By Jim Newell
Crowded offices, leaking walls, water damage to ceiling tiles, mold on the walls and wood beams supporting the basement ceiling in utility rooms.
And when it rains, the township boardroom carpet becomes damp with moisture, said Orion Township Supervisor Chris Barnett.
These are just some of the issues that Orion Township officials point to when citing the need for a new township hall.
On Monday during the board of trustees meeting, officials presented the case for new township hall and clarified some of the misinformation they say are being circulated in the community about the township’s public notice of intent to issue $15 million in bonds to pay for the hall.
“There’s a lot of incorrect information out there,” said Orion Township Supervisor Chris Barnett. “The plan we’re presenting tonight is designed not to raise your taxes.”
The township’s plan would be to use “creative revenue streams” to pay for the debt service for the proposed new township hall, which includes $500,000 annually from the host fee for the Eagle Valley Landfill.
The township would also use money from marijuana permits – estimated to generate around $250,000 per year – from the grow facility approved for construction and operation on Premier Drive off of M-24.
The township also set aside $2.5 million for a new hall, or to renovate the existing hall – money it would use right off the top before using the bond monies, officials said.
The township’s annual debt service on a 20-year, $15 million bond at 2.75 percent interest rate would be $991,000. It would be $661,000 if the township only used $10 million.
“If we were looking for a tax increase, we would put it on the ballot,” Barnett said. “Our goal is really to do this without raising your taxes and I don’t know many other communities that could do that.”
Discussion on the proposed township hall is on the agenda for the Aug. 19 township board meeting.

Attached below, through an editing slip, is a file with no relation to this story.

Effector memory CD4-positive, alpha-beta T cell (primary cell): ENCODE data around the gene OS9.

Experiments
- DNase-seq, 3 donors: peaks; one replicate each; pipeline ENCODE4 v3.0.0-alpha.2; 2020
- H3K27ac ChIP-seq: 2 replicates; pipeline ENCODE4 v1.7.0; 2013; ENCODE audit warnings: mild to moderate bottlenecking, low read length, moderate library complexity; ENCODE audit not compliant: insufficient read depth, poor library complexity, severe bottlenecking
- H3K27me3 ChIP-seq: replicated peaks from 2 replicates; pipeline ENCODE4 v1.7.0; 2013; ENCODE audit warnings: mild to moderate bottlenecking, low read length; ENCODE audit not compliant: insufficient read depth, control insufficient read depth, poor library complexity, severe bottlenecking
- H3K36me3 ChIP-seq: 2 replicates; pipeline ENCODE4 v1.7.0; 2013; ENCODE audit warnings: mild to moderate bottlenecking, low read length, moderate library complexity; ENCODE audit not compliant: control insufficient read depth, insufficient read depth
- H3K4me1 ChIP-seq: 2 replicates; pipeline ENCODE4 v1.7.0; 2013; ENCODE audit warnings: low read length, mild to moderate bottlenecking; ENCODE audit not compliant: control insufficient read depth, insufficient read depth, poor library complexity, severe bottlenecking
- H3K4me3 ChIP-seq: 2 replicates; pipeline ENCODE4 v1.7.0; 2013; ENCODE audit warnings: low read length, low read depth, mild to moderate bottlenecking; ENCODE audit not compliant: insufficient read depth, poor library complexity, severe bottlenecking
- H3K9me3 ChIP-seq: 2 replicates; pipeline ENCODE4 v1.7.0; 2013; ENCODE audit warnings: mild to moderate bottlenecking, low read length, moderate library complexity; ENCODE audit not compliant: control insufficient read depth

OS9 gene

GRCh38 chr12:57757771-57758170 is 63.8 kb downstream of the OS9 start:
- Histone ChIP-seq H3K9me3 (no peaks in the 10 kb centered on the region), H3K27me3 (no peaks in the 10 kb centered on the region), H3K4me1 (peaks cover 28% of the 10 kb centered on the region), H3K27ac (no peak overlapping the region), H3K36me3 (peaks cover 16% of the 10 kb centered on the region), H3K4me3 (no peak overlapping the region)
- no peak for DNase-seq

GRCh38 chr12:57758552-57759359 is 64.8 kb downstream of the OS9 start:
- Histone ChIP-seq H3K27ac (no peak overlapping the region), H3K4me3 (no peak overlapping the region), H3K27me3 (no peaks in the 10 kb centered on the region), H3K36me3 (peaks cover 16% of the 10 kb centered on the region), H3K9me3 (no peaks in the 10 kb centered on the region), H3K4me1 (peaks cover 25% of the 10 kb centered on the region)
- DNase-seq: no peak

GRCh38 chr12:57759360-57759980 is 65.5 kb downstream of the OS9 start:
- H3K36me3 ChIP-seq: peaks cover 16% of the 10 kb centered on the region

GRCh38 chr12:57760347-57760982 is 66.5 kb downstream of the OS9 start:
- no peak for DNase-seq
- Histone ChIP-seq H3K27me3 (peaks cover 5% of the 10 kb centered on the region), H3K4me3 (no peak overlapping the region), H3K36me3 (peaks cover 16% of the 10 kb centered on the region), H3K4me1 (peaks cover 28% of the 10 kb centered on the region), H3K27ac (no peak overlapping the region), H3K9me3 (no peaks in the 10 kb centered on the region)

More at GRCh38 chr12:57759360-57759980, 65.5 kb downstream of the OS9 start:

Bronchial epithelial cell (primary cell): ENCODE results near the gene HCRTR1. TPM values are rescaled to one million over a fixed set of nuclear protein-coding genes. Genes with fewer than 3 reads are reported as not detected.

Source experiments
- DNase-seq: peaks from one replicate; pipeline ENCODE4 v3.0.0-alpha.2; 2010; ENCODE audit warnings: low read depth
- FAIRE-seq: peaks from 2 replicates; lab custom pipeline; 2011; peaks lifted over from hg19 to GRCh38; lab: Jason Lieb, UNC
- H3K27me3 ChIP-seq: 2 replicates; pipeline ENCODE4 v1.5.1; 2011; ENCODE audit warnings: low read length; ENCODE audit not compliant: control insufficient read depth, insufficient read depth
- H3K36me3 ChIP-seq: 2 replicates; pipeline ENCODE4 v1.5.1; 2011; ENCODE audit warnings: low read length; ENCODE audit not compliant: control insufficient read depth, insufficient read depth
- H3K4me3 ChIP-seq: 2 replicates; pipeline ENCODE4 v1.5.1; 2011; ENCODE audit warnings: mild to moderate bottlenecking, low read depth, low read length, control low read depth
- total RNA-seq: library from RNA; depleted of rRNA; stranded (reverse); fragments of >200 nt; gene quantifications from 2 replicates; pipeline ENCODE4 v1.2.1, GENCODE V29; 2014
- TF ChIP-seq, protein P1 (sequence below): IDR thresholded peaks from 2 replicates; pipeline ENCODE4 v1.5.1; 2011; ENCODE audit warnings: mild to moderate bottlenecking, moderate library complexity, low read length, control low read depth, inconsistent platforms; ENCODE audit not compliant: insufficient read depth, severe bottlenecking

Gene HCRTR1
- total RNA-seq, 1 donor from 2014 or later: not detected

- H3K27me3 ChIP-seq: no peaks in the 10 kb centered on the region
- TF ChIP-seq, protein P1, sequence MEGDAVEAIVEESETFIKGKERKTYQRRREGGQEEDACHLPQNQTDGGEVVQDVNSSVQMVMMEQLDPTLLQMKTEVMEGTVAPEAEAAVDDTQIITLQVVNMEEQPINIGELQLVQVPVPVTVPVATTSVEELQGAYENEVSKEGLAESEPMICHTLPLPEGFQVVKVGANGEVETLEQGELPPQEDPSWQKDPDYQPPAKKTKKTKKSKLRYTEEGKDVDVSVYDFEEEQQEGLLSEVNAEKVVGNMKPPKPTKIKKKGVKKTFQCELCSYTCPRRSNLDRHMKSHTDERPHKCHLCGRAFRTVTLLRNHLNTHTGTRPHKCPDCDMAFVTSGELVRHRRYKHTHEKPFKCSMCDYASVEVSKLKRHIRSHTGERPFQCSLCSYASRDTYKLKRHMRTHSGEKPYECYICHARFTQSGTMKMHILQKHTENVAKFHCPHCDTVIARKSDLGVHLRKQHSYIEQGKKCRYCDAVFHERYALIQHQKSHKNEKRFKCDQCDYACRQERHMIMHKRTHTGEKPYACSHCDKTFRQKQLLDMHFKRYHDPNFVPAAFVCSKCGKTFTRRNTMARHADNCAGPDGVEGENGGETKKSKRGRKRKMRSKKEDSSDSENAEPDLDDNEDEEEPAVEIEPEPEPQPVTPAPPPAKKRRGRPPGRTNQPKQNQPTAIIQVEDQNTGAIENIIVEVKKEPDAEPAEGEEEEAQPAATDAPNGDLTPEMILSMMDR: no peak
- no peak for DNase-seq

“That’s where we’re actually going to get the hard costs,” Barnett said.
Barnett also points out that the township doesn’t have a “mortgage” right now, and that the township has been frugal with taxpayer money.
“Of your total tax responsibility as a resident,” Barnett told the audience on Monday, “2.6 percent of (your bill) comes to the general operating fund (of Orion Township). The plan we’re presenting tonight is to not actually increase your taxes.”
The township has commissioned four space allocation feasibility studies – in 2002, 2007, 2008 and 2018 – to assess the needs of each township department. All of the studies concluded that the township is growing and needs more space at township hall.
The original township hall was built in 1974 with an addition in 1996, and has a current 20,000 square foot footprint.
Under the estimated probable project costs, renovating the existing township hall to meet the anticipated growth estimates would cost $9.15 million to expand to 38,875 square feet.
The township would also have to spend about $1 million to relocate employees during construction and then move them back into township hall if the township chose to renovate the existing hall, said Sam Ashley of Cunningham Limp, the township’s construction management company on the project.
Building a new township hall is estimated to cost $11.4 million for 38,441 square feet.
If the township proceeds with the plan, it would build a new hall on the 76 acres of land the township owns on Joslyn Road, just north of Greenshield Road. That acreage was acquired for $96,000 and a land swap with the Michigan Department of Natural Resources.
Oakland County Sheriff’s Office Orion Twp. Substation
One of the areas that township officials said is in desperate need of additional space is the Oakland County Sheriff’s Office – Orion Twp. Substation. The current 3,600 square feet doesn’t meet the department’s needs.
Scott Reynolds of Auger Klein Aller Architects said the sheriff’s office needs about three times its existing capacity. The proposal calls for nearly 11,000 square feet for the sheriff’s office.
The sheriff’s office moved into township hall in 1992 and it was supposed to be a temporary situation, said OCSO Lt. Dan Toth, commander of the Orion Township Substation.
At that time, the office had 18 deputies; now the office has 34 employees.
“We are grossly out of space,” Toth said. “We multitask every square inch we have because we’re so out of room.”
Deputies and detectives currently cannot use the interview room in the sheriff’s office because of water damage. A file storage room has black mold on the walls.
And the office’s three sergeants have been moved out of the office and into a trailer, Toth said.
Please see next week’s Lake Orion Review for additional information and updates to this developing story.